In the authorization game, you can play as a sender. If you are a member of a group, and you see something that needs doing, you might draft or nominate someone into a role, to do some specific and important work. In effect you support and sponsor them in that role.  If you are on a software development team, and the work is about databases, and you think PersonX has that expertise and is qualified to lead, you might suggest to the group that PersonX might be able to best be able to provide direction, and make some key decisions, and lead the group’s effort for some period of time. This is the dynamic sending (by you) of informal authorization.


Dynamic Receiving of Authorization

In the authorization game, you can also play as a receiver. When an individual or the group attempts to draft you into a role, you can either opt-in or opt-out. Since being offered more authority can be very flattering, we often find ourselves occupying an authoritative role without our explicit, fully conscious consent.

If you are on a software development team, and the work is about databases, and you have that expertise, some other team member may suggest to the group that you might be able to  lead the group’s effort for some period of time. This is the dynamic receiving (by you) of informal authorization. Receiving authorization is one thing; consciously consenting to it is quite another.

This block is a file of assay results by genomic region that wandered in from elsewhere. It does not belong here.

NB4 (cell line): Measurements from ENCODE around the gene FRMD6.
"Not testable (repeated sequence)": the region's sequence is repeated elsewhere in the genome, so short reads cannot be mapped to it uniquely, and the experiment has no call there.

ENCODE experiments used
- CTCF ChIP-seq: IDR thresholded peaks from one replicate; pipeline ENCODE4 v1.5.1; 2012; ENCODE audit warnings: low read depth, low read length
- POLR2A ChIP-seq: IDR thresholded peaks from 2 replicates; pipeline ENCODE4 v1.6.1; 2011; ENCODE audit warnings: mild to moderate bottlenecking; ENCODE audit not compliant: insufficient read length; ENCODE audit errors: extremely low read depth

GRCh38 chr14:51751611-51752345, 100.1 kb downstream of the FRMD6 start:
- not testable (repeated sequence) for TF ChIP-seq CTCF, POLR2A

Drafting Someone Without Their Explicit Consent- aka “Coercion”

We often draft others into roles without their explicit consent. We don’t ask. We might “volunteer” someone, perhaps by threatening them with feeling of guilt, or getting them to “move” in some other way. Persuasion is a mild form of coercion and is in fact a kind of manipulation.

In high-functioning self-organizing teams, this does not happen very often. Inside high-functioning teams, attempts to manipulate others are rare, and coercion is typically non-existent.


Self-Organization in Teams and Groups

Now that we understand the basic mechanics of informal authorization, we can address self-organization as it pertains to groups of people.

Self-organization can be said to be the process of the dynamic sending and receiving of authorization by and between individuals and the group. In other words, “self-organization” is actually the act of dynamically establishing who has the right to do what work.  Figuring out who has the right to do what work is a dynamic process and is by no means static of fixed. It’s a flexible process that responds to the situation at hand.

A major and essential aspect of social system organization is the dynamic sending and receiving of authorization. Without this, the group cannot accomplish what we currently call “self-organization.”

Some of the most important work in a group is the work of deciding. People who make decisions that affect others have higher authorization than others in the group. This higher authorization comes from the members of the group.